The drum, explains Carl Moore, is the heartbeat of Mother Earth, a revered matron who takes care of and provides for her people.
“That’s why we call it Mother because that’s what our mothers do. They do those deeds for us; they nurture us,” said Moore, chair of Peaceful Advocates for Native Dialogues and Organizing Support.
He made these remarks during the city’s inaugural Indigenous Peoples Day celebration moments before he and Mason Runs Through, a Provo resident and member of the Assiniboine Tribe, performed a traditional dance.
The movements, he continued, represent Native American warriors on the battlefield retrieving their fallen brethren. The story goes that it took several attempts to find and save the injured “on the third time we succeed we bring him back. And the fourth one is a victory. The fourth round is a victory of us dancing,” Moore said. “And this is a victory we can celebrate today, Indigenous Peoples Day.”
Festivities to commemorate Salt Lake City’s first Indigenous Peoples Day in the books took place outside the downtown library and featured traditional dances, songs and prayers, as well as some contemporary celebrations, such as DJ Beeso, a Navajo originally from New Mexico, who manned the turntable.
“This is a day to remember the true inhabitants of this land,” Beeso told City Weekly.
On Oct. 3, the Salt Lake City Council voted unanimously to declare the second Monday in October Indigenous Peoples Day, alongside Columbus Day, a federal holiday that many people find fraught due to Christopher Columbus’ ethnocentric and ruthless interactions with Native people in the Americas.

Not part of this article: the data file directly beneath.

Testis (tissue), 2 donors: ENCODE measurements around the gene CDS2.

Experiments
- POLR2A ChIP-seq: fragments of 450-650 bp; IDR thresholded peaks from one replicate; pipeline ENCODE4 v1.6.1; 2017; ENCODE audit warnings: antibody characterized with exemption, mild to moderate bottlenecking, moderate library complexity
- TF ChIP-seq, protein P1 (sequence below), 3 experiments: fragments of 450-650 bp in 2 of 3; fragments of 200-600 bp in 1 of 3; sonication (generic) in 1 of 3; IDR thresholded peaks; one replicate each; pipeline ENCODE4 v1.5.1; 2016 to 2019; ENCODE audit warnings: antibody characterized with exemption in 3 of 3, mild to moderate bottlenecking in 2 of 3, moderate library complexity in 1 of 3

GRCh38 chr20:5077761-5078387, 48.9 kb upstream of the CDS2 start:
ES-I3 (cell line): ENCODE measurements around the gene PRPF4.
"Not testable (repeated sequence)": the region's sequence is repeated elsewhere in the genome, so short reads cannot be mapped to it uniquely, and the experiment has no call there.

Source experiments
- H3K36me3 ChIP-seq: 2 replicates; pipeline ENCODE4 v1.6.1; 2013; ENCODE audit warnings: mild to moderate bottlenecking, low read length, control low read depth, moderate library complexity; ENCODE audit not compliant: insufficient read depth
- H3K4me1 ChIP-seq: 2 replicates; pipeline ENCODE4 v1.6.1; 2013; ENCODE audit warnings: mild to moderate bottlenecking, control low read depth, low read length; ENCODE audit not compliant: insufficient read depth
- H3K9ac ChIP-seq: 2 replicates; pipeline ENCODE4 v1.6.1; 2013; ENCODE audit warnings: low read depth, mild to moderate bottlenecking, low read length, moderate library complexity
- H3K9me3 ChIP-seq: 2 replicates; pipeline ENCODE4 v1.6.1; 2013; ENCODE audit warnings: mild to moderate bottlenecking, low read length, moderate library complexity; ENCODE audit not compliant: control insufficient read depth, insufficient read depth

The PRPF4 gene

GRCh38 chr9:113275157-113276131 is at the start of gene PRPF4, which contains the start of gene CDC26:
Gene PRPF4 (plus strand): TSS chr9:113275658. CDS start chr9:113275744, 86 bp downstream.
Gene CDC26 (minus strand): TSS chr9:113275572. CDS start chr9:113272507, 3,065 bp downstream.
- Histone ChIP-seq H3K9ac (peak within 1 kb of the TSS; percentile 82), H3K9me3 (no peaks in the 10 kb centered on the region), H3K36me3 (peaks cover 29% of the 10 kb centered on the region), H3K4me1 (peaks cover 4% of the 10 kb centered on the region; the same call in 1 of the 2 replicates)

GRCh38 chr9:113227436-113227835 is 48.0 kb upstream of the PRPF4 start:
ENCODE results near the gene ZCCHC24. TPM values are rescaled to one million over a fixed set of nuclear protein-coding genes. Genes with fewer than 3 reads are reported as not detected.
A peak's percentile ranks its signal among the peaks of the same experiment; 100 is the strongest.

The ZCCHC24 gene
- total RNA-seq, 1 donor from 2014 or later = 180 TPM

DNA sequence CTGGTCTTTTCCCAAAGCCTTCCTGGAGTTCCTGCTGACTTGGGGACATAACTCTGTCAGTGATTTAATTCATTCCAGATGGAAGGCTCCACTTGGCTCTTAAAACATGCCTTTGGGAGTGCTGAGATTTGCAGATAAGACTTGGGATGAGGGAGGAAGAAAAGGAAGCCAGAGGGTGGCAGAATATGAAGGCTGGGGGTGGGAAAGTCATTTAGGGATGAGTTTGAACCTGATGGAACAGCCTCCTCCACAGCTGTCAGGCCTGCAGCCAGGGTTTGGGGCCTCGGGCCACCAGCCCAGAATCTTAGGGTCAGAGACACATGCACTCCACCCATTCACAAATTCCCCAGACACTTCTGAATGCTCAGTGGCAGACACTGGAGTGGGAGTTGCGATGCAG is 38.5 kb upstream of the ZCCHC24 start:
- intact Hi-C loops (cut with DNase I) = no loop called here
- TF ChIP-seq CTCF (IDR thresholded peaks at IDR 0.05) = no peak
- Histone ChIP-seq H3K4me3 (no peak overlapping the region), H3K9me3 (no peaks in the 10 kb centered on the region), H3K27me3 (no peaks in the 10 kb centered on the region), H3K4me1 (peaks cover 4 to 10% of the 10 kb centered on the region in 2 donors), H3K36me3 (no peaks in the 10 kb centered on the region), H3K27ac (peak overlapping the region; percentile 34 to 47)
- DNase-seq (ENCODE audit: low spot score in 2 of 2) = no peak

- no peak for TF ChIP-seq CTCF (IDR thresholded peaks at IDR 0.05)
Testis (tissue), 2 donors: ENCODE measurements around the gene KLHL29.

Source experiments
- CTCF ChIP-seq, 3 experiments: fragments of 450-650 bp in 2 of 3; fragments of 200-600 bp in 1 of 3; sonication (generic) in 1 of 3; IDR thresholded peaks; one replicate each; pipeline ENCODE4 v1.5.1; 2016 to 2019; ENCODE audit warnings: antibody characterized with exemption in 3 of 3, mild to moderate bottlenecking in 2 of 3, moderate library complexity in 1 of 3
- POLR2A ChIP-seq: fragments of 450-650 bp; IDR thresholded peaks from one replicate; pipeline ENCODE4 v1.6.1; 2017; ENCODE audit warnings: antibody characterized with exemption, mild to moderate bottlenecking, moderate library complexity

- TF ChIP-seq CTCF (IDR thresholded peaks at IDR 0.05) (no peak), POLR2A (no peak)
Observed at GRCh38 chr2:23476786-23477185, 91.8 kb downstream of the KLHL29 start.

Moroni Benally, co-founder of the Utah League of Native American Voters, noted this would be a day Native American children could experience with pride, contrasting it to his own schooling where he was made to recite “a silly poem” about Columbus.
“Our children, our youth, Native youth will grow up knowing their history,” he said. “They will grow up knowing where they came from. They will grow up knowing the strength of their ancestors and what they did to be here. They will know the right version of history, and they will recognize where Columbus actually stands.”
Utah Diné Bikéyah, the organization that petitioned the government to designate Bears Ears as a national monument, was another organizing partner.
Advocate James Singer said whether white culture reckoned with Indigenous Peoples Day by recognizing atrocities suffered by Native Americans or viewed it as a threat, he had a message of hope for Native American communities: “Never feel as you do not belong. The holy people led your ancestors here, and you’re supposed to be here. Remember that our peoples have walked, lived, prayed, warred, died, worked and made love for thousands of years,” he said. “We shall remain for thousands more.”